Bozkurt, associate professor in the department of electrical and computer engineering at North Carolina State University, oversees a research team that has assembled a swarm of Madagascar hissing cockroaches programmed to crawl through wreckage looking for survivors. The large, 2- to 3-inch-long insects wear “backpacks” equipped with a microphone to listen for survivors and a radio transmitter to send information about their location back to Bozkurt’s team.
Bozkurt calls the insects a team of “biobots.” By triangulating the biobots’ locations, the team can map out a disaster area, a trick that traditional rescue animals can’t accomplish.
“We had dogs, for example, working for us in search-and-rescue scenarios,” Bozkurt says. “They’ve been more efficient when scanning the surface of the rubble, not inside the the rubble.”
Each cockroach can be controlled remotely by stimulating either the left or right antenna, imitating the feeling of an attack, which causes the bug to veer in whatever direction the controller pleases. And it isn’t only their size that’s useful.
“Cockroaches reproduce like cockroaches,” Bozkurt says.
That is to say: Feed a male and a female, leave them alone, and in a few weeks you’ll have a colony. Bozkurt’s Integrated Bionic Microsystems Lab at North Carolina State is also designing electrical instruments that interface with sphinx moths, plants, birds, canines, lemurs and humans. His work on the “internet-of-bionics-things” has been covered by the BBC, CNN, National Geographic, Discovery Channel, Science Channel, Newsweek and Reuters, and he was included in Popular Science’s The Brilliant 10 list in 2015.
His interest in marrying technology and medicine began at Drexel while he was completing his master’s of science in biomedical engineering. He remembers one moment that he says has stuck with him through his entire career.
It was an argument between Drexel doctors and Drexel engineers, and neither side could agree on whether it would be possible to model the human brain using the engineers’ imaging technique. The argument became intense, but Bozkurt sat quietly and listened.
His adviser, Banu Onaral, stepped in and said, “Folks, I am excited with both sides’ momentum and we have a great opportunity to turn this into a synergy. You just need to learn each other’s language so you can educate each other.”
After that, Bozkurt says he started learning more about physiology alongside engineering in an attempt to better understand his materials in an interdisciplinary way, an attitude change that has followed him to where he is today, designing medical devices along with insect-machine interfaces.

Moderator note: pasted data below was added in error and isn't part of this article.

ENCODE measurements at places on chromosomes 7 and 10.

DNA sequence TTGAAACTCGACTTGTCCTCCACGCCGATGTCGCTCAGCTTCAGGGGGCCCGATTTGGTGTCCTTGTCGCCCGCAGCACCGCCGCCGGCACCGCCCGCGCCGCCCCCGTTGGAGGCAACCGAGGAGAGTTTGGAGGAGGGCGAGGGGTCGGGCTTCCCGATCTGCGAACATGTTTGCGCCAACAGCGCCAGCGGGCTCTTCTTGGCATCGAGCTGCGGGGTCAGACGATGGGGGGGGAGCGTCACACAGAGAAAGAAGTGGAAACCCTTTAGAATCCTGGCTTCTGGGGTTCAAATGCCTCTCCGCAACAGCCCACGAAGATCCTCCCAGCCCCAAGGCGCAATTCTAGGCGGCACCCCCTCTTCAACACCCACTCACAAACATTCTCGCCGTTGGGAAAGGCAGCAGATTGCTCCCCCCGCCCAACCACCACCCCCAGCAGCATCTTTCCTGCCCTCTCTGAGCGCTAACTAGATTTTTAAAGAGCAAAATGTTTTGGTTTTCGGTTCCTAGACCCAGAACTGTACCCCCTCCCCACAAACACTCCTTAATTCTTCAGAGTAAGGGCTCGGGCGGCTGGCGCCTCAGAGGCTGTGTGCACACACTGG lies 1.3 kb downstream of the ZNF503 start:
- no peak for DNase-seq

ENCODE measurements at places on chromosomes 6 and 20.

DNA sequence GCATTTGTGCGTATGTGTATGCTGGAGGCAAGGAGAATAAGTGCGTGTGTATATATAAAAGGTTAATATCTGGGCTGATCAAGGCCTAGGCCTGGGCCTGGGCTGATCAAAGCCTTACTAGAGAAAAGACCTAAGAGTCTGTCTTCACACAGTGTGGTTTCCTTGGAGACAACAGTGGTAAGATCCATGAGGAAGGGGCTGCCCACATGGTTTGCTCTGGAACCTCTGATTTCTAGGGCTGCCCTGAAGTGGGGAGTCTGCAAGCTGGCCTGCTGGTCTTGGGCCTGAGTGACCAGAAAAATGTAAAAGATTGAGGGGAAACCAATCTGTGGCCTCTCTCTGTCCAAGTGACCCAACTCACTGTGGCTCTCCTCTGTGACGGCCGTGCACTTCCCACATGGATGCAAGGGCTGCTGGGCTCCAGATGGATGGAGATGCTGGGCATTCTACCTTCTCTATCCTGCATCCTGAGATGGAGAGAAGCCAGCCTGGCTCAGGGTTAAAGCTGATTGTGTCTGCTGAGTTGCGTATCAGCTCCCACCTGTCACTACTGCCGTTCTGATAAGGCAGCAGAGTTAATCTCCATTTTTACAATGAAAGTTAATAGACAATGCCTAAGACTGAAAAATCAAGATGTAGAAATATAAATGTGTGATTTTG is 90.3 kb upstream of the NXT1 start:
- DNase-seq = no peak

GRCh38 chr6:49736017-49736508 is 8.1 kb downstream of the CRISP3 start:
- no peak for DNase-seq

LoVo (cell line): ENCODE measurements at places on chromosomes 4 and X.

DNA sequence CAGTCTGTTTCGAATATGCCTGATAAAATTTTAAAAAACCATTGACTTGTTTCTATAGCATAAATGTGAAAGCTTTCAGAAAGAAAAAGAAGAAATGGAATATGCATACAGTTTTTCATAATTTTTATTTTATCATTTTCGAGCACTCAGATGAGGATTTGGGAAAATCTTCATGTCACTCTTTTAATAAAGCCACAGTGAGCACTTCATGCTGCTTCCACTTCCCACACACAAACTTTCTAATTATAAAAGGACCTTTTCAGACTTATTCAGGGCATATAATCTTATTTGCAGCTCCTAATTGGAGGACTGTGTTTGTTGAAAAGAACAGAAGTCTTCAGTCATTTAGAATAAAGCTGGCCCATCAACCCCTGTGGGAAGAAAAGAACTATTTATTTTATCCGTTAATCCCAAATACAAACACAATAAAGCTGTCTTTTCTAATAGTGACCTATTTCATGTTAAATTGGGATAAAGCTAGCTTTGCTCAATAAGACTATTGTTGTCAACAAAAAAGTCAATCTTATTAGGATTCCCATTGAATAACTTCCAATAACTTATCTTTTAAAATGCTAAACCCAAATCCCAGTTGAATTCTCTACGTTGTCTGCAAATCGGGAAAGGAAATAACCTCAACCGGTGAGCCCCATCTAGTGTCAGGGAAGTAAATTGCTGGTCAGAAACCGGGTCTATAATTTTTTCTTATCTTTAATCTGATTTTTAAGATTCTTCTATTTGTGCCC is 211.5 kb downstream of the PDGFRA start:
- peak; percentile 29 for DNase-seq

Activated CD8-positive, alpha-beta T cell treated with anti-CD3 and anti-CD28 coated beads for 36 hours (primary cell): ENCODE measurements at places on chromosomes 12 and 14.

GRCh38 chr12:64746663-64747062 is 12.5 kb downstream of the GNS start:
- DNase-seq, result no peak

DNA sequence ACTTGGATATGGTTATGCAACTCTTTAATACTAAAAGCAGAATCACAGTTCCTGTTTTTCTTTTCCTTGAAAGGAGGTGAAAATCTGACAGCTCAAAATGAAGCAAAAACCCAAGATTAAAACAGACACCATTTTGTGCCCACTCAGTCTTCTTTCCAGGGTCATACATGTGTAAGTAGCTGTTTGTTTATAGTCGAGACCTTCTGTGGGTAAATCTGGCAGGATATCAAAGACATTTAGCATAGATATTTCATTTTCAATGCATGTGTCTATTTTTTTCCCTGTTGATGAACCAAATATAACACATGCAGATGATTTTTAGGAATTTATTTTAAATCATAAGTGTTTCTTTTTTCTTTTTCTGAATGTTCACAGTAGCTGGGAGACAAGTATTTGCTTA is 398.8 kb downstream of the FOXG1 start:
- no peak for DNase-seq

“Making something useful means you need to bring it to real life and real life is not only one field,” Bozkurt says. — Evan Bowen-Gaddy
Richard M. Stubbs 31
MA music therapy and counseling ’16
Owner/manager and therapist, Care and Counseling Center of Southern Oregon and president/founder of Banyan Refuge Center
MY GREATEST ACCOMPLISHMENT: Co-founding a successful psychotherapy agency which employs eight therapists and serves over 300 clients, where I treat adolescents and adults with a history of trauma and suicidal ideation. I created the agency after the Jackson County Mental Health agency in Medford, Oregon, was devastated by funding cuts and 300 workers (myself included) were laid off, creating a mental health crisis for hundreds of families in the county. This was also just four months into the job, my first after graduation, and I opted to shape my own practice rather than seek a position with a new agency. I have also started a nonprofit named Banyan Refuge Center in Medford which provides free mental health care to refugees, immigrants, survivors of sex trafficking and other marginalized or disadvantaged persons. I am also doing my own clinical research, and am currently writing two case studies about songwriting and lyric analysis combined with cognitive behavioral therapy to treat adolescents with a history of trauma and suicidality.